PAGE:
Higher fiscal deficit due to Budget being advanced, was expected: Chief Statistician
New Delhi : Government’s Chief Statistician T.C.A. Anant has no worries that the government may breach the fiscal deficit target of 3.2 per cent of the GDP for the current fiscal. In fact, he feels revenue would be buoyant by year-end and that the targeted deficit would be bridged.
“It’s bad accounting to compare the fiscal deficit reaching 96 per cent of the target in October (compared to 79 per cent last year). They are not taking into account a significant policy initiative that the government has taken this year — the preponement of the Budget,” Chief Statistician T.C.A. Anant told IANS in an interview.
He said it was a conscious policy reform and the surprise about its impact on fiscal deficit was “befuddling” because the move had led to expenditure profile shifting towards the beginning of the year with revenue profile remaining the same.
“This is something anyone could have predicted when we decided to prepone the budget. That, come October, we are going to get a higher fiscal deficit picture,” Anant said.
India’s budgetary fiscal deficit for the first seven months of 2017-18 stood at 96.1 per cent — Rs 5.25 lakh crore — of the full year’s target of Rs 5.46 lakh crore, as per the data furnished by the Comptroller General of Accounts (CGA).
“The Budget preponement was done largely with a view to permit government expenditure to start from April 1… The purpose was to shift the time-profile of the government expenditure to increase the expenditure in the earlier quarters — front-loading.”
“To a certain extent, that has succeeded. Because if you look at the share of government expenditure as a percentage of budget expenditure which was done in the first six months — it is higher this time than the share of expenditure to budget expenditure of last time,” the Chief Statistician said.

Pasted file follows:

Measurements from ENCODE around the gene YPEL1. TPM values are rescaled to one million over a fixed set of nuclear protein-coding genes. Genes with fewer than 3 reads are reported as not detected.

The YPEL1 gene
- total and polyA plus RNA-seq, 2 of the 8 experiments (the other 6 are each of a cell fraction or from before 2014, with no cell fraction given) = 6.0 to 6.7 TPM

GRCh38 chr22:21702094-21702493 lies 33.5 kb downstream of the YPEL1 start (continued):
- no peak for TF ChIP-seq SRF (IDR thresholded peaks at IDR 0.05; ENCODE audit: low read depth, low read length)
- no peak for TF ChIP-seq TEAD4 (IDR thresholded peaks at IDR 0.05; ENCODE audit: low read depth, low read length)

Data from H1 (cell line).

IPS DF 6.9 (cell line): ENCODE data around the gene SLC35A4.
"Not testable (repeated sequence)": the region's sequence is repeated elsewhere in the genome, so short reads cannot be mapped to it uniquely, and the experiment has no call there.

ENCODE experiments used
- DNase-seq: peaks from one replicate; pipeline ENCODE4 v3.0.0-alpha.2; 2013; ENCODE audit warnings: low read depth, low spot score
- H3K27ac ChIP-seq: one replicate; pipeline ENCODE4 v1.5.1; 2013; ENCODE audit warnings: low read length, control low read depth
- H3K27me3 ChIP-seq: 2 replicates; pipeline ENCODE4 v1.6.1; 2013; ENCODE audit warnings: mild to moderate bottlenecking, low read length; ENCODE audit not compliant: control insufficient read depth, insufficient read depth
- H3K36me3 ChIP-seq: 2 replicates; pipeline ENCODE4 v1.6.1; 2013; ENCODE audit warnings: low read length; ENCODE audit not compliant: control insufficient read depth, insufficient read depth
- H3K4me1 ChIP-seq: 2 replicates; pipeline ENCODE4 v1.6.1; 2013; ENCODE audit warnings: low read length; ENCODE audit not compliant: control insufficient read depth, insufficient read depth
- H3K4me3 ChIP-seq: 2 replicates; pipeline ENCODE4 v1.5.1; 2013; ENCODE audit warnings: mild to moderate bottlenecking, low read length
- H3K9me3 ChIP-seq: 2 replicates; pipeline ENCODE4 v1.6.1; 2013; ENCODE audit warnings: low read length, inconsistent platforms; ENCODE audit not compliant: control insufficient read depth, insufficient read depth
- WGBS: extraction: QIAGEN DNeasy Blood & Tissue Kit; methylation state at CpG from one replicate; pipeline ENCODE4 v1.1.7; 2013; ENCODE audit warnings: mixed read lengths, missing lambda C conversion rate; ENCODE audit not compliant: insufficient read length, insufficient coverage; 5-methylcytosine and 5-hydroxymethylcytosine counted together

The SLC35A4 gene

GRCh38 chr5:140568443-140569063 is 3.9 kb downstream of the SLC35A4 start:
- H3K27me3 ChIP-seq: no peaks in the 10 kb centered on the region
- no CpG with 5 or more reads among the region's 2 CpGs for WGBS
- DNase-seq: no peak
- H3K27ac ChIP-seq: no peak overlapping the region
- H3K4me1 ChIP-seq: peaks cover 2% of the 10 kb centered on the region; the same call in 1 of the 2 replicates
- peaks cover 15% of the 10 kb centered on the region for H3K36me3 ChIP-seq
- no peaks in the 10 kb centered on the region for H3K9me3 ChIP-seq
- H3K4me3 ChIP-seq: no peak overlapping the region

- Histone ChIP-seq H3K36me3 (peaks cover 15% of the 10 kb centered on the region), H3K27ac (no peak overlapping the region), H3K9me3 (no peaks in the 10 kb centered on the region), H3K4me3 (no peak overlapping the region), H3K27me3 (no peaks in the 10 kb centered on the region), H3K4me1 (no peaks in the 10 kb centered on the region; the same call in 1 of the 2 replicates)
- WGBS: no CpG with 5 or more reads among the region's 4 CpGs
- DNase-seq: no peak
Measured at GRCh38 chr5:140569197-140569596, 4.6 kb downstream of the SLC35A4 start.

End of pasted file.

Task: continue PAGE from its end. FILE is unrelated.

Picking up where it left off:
However, the revenue profile has remained pretty much the same, he added.
“Just these two phenomena would lead you to get what you should get: A higher deficit this time than you got last year. Remember, the revenue profile also has the bulk of the revenue coming in the last quarter.
“So if the budgetary estimates remain on line, then there is nothing to worry about. Since revenues come in during the last quarter, what you really need to look at is how does it work out in the full year,” he pointed out.
Anant added the reason for the conscious decision to advance the Budget this year dates back to almost a decade when there were a series of reports on expenditure management recommending the same.
These expenditure management commissions had said there was a tendency to bunch government expenditure in the last quarter, which was criticised for a variety of reasons.
“The argument was the quality of expenditure is inferior when you bunch it in the last quarter. Largely what happens is that you are into exhausting the budget, so you spend it on whatever you can spend it on, rather than what you should be spending it on,” Anant said.
“Also, from the viewpoint of capital formation and investment-related things, when you begin expenditure on a project late, the risk of the project getting held up is higher because the budgetary approval will lapse… So the whole work will be held up until the amount gets reauthorised,” he said.
Anant added that the budget schedule was a detriment to front-loading because the formal authorisation was often not made available till some time in June, which used to create a handicap because, by that time, the monsoons used to set in and some activities could not be initiated.
“So all of this was a conscious choice as to why you would wanted to bring the budget date a little ahead so you could begin the expenditure on April 1,” he said.
(Vishav can be contacted at firstname.lastname@example.org)